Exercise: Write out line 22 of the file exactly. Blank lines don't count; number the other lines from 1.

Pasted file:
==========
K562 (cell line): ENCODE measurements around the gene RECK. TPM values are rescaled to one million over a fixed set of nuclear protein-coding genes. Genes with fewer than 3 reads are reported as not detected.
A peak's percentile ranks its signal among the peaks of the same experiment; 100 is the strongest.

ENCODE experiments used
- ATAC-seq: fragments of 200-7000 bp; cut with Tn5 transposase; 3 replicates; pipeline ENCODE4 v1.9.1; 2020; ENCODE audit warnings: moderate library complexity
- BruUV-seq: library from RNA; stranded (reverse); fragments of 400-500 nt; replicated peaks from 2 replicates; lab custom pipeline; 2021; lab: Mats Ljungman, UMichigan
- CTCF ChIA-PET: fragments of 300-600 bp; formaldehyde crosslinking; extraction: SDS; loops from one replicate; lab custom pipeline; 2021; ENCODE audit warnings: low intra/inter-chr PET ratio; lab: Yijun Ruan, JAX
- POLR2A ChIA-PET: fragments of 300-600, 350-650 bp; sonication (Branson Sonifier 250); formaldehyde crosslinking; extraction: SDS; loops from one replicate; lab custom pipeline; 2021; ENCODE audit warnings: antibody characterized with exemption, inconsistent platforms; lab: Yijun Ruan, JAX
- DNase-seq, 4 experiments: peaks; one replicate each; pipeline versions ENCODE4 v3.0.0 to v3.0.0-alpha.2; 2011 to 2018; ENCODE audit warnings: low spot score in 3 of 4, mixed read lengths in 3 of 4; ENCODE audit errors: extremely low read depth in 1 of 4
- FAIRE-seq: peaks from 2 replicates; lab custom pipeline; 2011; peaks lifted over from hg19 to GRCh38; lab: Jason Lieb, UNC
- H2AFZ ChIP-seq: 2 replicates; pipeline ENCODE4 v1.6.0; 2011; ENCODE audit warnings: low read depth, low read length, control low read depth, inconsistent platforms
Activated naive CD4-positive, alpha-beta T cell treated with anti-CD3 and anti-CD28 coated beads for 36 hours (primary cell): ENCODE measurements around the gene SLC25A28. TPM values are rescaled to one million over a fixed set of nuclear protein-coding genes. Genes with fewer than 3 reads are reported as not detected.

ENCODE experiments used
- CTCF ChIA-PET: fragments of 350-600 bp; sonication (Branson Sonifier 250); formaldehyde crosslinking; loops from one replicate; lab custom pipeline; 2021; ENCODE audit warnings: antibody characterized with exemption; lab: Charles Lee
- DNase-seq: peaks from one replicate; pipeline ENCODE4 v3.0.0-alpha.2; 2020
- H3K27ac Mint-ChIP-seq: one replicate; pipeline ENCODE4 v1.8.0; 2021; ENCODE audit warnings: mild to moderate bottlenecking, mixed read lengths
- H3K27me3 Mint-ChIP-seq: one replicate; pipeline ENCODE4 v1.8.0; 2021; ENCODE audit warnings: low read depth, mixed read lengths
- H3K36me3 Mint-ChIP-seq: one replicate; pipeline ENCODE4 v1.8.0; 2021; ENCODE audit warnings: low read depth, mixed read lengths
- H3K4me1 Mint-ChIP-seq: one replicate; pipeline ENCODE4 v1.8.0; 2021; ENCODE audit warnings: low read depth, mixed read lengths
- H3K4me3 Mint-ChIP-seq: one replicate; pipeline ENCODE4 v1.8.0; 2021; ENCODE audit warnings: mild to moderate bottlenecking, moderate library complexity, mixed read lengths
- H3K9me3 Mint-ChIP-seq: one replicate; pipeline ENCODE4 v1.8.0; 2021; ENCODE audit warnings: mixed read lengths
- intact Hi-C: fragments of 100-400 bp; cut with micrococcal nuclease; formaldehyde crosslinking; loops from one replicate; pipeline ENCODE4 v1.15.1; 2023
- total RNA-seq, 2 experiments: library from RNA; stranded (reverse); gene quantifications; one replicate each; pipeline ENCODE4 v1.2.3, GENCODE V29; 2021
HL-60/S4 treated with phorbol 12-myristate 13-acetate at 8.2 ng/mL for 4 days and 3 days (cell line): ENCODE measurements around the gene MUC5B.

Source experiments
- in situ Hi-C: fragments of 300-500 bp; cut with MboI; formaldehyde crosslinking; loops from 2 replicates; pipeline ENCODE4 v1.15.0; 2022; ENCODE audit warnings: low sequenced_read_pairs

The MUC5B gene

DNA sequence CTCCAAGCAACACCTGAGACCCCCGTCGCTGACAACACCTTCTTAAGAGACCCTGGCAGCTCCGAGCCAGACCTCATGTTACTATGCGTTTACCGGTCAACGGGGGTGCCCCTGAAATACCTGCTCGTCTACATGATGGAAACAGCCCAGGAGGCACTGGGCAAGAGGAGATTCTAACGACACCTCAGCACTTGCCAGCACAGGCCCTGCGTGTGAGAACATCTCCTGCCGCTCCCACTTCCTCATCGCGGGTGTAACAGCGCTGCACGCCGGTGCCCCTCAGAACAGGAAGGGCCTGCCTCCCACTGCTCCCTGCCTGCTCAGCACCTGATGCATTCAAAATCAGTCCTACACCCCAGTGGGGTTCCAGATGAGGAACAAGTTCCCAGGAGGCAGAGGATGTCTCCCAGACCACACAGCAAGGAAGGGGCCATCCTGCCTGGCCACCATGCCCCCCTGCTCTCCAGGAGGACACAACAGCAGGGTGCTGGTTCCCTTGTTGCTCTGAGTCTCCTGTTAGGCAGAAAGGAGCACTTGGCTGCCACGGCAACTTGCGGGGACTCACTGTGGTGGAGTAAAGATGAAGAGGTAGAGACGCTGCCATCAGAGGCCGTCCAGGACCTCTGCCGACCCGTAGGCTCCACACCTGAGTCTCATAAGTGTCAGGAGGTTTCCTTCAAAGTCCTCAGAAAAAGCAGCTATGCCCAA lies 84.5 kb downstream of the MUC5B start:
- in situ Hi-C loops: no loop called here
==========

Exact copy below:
- total RNA-seq, 2 experiments: library from RNA; stranded (reverse); gene quantifications; one replicate each; pipeline ENCODE4 v1.2.3, GENCODE V29; 2021